Lawn Damage from constuction vehicles

Discussion in 'Lawn Care' started by MikeLowery, Aug 4, 2008.

  1. MikeLowery

    MikeLowery New Seed

    Joined:
    Aug 4, 2008
    Messages:
    1
    Likes Received:
    0
    Hey folks,

    A month or so ago I had about eight large trees removed from my backyard. A few were dying and leaning towards the house. The others were removed so that the backyard can be developed.

    Here's my issue. The tires of the vehicles that were used to take down the trees have left indentations in my lawn. How do you fix this? My only guess is to pour new soil/dirt in the indentations and hope that the grass grows through the new soil thereby releveling my lawn.....???? Something tells me that is not the answere but I cannot think of anything else.

    Any suggestions.
     
  2. Loading...


  3. toni

    toni Mistress of Garden Junque Staff Member Moderator Plants Contributor

    Joined:
    Jan 7, 2006
    Messages:
    19,446
    Likes Received:
    4,763
    Location:
    North Central Texas, Zone 8a
    The problem is the soil has been compacted by the weight of the trucks. It's had the air pushed out and the hardness will not allow water to penetrate nor the roots of new grass.

    Not knowing how large the areas are I don't know if this feasable but I would think using a tiller, adding compost while you are at it and reseeding or sodding the area would be the best way to get the lawn back into shape.
     
  4. gardenmama

    gardenmama In Flower

    Joined:
    May 26, 2008
    Messages:
    575
    Likes Received:
    4
    Location:
    Vermont
    I agree with Toni. that seems to be the best idea. :stew1:
     
  5. Papa2mykids

    Papa2mykids Seedling

    Joined:
    Aug 19, 2006
    Messages:
    156
    Likes Received:
    12
    Location:
    Kentwood, Michigan
    Tilling to fluff up the soil is needed.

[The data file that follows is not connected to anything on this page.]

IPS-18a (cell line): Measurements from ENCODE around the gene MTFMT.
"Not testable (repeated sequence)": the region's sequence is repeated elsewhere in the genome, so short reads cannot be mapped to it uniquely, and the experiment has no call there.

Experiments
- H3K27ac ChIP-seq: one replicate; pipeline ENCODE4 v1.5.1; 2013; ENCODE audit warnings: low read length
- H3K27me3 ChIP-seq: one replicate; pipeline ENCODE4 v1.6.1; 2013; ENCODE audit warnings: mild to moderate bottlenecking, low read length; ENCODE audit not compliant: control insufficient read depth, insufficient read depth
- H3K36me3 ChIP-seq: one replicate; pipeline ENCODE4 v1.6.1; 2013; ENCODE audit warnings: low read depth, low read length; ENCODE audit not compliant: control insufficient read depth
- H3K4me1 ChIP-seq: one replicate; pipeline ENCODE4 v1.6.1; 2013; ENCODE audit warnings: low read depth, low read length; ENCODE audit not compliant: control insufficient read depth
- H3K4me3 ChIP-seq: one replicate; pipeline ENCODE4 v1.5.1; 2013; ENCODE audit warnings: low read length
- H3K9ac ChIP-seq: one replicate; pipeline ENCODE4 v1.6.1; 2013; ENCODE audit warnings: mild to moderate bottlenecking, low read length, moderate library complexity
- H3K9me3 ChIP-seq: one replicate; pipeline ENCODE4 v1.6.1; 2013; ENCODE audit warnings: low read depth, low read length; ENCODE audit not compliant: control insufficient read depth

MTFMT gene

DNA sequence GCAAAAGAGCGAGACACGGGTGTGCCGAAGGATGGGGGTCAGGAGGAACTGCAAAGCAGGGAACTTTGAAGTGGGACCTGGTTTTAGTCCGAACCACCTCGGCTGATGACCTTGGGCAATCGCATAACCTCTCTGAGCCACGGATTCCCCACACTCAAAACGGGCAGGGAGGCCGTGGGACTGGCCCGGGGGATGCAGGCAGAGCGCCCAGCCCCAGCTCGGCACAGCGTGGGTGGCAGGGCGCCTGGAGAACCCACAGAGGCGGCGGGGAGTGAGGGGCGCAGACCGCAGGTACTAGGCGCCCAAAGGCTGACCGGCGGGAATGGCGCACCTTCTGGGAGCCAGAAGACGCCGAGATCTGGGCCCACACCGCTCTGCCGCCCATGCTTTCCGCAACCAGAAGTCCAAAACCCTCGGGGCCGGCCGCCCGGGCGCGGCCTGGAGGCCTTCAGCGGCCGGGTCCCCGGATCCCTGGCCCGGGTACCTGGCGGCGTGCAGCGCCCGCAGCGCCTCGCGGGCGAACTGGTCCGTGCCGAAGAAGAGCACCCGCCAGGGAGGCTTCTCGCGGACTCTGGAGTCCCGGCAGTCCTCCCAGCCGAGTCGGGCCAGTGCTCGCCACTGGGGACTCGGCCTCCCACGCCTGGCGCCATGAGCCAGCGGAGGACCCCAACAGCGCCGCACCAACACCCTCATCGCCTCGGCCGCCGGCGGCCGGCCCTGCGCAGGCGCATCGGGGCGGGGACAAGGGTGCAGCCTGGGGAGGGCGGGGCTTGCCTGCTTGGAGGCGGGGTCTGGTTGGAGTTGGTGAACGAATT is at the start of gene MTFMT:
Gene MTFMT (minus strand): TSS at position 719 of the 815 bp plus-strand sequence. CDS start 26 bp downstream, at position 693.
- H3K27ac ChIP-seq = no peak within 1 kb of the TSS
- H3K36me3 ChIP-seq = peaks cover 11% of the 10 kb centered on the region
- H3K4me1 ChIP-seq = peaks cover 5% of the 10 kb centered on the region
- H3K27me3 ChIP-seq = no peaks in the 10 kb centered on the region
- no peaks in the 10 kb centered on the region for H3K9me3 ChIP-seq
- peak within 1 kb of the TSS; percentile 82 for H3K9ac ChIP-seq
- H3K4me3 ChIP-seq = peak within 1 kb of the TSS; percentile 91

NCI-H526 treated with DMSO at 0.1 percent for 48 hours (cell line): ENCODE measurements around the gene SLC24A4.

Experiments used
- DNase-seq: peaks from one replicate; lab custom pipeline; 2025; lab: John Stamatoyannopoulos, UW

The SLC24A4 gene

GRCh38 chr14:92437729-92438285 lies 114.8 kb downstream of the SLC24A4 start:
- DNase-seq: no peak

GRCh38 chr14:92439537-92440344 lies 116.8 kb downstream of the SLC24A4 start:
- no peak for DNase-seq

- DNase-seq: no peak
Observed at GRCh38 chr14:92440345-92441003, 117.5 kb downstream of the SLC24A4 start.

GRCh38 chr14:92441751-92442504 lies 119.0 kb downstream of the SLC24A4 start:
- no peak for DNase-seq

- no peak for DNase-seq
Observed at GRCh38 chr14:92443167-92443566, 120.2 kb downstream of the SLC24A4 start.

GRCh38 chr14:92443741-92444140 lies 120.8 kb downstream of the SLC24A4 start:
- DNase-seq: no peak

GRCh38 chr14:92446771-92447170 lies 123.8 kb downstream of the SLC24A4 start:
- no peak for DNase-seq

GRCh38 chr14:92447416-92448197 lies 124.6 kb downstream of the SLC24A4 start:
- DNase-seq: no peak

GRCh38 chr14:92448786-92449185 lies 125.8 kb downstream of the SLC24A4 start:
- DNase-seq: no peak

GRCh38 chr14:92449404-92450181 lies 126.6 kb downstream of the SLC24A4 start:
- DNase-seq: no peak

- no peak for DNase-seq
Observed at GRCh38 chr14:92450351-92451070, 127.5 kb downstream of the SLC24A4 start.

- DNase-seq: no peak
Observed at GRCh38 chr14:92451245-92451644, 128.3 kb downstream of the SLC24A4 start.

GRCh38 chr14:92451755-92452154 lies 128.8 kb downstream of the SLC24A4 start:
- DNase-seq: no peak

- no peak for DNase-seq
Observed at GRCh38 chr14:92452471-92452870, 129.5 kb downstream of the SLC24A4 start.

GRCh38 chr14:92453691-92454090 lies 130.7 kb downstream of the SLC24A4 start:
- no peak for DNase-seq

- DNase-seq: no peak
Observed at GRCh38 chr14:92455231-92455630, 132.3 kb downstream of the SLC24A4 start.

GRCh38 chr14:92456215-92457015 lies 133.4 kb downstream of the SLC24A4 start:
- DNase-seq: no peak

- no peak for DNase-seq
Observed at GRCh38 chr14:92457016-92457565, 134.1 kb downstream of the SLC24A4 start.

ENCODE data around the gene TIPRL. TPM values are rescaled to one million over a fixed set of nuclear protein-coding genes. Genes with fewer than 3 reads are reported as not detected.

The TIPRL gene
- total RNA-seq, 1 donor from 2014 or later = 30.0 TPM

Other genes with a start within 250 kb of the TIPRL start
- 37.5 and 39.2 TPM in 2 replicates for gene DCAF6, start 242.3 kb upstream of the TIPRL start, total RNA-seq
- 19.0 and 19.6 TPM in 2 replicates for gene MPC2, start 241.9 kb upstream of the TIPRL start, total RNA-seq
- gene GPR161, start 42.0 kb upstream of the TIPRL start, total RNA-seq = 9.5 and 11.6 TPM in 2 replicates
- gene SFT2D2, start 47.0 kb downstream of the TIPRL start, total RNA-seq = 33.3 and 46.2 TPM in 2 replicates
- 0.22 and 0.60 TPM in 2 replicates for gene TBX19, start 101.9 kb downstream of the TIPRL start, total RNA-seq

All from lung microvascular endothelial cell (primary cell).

Plant roots need oxygen to breathe and grow, compacted soil does a lot of damage.

    The tree removal people should know that and should've taken precautions to minimize the damage.

    Ron
     



    Advertisement
  6. bunkie

    bunkie Young Pine

    Joined:
    Aug 7, 2008
    Messages:
    2,080
    Likes Received:
    449
    Location:
    eastern washington
  7. tschnath

    tschnath In Flower

    Joined:
    Mar 6, 2008
    Messages:
    823
    Likes Received:
    24
    Location:
    Southern Maine (zone 5)
    Yep, Toni is right. We went through this last year after we removed a bunch of trees. Our grass did not come back this year and we need to redo it again but since we're digging up a new garden space we just decided to wait. Good luck.
     
  8. Bestlawn

    Bestlawn New Seed

    Joined:
    May 25, 2008
    Messages:
    4
    Likes Received:
    0
    Location:
    SE Michigan
    You don't want to till. Tilling will disturb the tilth (among other things) and will cause you to have to reseed but if reseeding was not already necessary, then don't do anything to require it. You want to aerate the lawn. Where you are located determines the time of year to do that. Southern areas grow warm season type turfgrass. Northern areas grow cool season type turfgrass. If it's cool season type, then you can get ready to aerate very soon, as we will soon be entering into the fall growing season. Your type of soil, whether clay or sandy, will determine whether to core aerate or spike aerate. Aerating will cause a mess, as the cores are left all around to mulch themselves back into the soil, but the grass will recover in about two weeks.
     

Share This Page